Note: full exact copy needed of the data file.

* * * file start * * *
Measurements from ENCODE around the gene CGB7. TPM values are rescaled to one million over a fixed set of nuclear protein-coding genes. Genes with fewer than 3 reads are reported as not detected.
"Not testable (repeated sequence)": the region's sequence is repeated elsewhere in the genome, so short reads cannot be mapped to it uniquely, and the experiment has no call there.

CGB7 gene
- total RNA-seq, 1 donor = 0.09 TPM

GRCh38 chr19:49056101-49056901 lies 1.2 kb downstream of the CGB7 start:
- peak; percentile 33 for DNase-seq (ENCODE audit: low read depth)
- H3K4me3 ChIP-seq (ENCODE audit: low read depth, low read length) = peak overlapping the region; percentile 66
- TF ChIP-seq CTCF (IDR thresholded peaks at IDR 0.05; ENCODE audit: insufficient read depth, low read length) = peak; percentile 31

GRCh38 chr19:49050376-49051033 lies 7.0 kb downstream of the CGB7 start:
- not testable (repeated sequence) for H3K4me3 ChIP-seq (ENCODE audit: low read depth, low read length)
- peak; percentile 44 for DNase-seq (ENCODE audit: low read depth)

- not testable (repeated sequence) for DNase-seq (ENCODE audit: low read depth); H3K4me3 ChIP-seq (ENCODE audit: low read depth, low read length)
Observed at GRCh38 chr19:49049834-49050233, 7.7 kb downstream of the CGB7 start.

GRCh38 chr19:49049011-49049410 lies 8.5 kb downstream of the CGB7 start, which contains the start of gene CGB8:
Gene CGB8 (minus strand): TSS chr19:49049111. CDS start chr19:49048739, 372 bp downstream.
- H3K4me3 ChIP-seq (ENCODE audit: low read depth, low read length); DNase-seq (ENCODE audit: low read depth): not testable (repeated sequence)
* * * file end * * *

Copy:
Measurements from ENCODE around the gene CGB7. TPM values are rescaled to one million over a fixed set of nuclear protein-coding genes. Genes with fewer than 3 reads are reported as not detected.
"Not testable (repeated sequence)": the region's sequence is repeated elsewhere in the genome, so short reads cannot be mapped to it uniquely, and the experiment has no call there.

CGB7 gene
- total RNA-seq, 1 donor = 0.09 TPM

GRCh38 chr19:49056101-49056901 lies 1.2 kb downstream of the CGB7 start:
- peak; percentile 33 for DNase-seq (ENCODE audit: low read depth)
- H3K4me3 ChIP-seq (ENCODE audit: low read depth, low read length) = peak overlapping the region; percentile 66
- TF ChIP-seq CTCF (IDR thresholded peaks at IDR 0.05; ENCODE audit: insufficient read depth, low read length) = peak; percentile 31

GRCh38 chr19:49050376-49051033 lies 7.0 kb downstream of the CGB7 start:
- not testable (repeated sequence) for H3K4me3 ChIP-seq (ENCODE audit: low read depth, low read length)
- peak; percentile 44 for DNase-seq (ENCODE audit: low read depth)

- not testable (repeated sequence) for DNase-seq (ENCODE audit: low read depth); H3K4me3 ChIP-seq (ENCODE audit: low read depth, low read length)
Observed at GRCh38 chr19:49049834-49050233, 7.7 kb downstream of the CGB7 start.

GRCh38 chr19:49049011-49049410 lies 8.5 kb downstream of the CGB7 start, which contains the start of gene CGB8:
Gene CGB8 (minus strand): TSS chr19:49049111. CDS start chr19:49048739, 372 bp downstream.
- H3K4me3 ChIP-seq (ENCODE audit: low read depth, low read length); DNase-seq (ENCODE audit: low read depth): not testable (repeated sequence)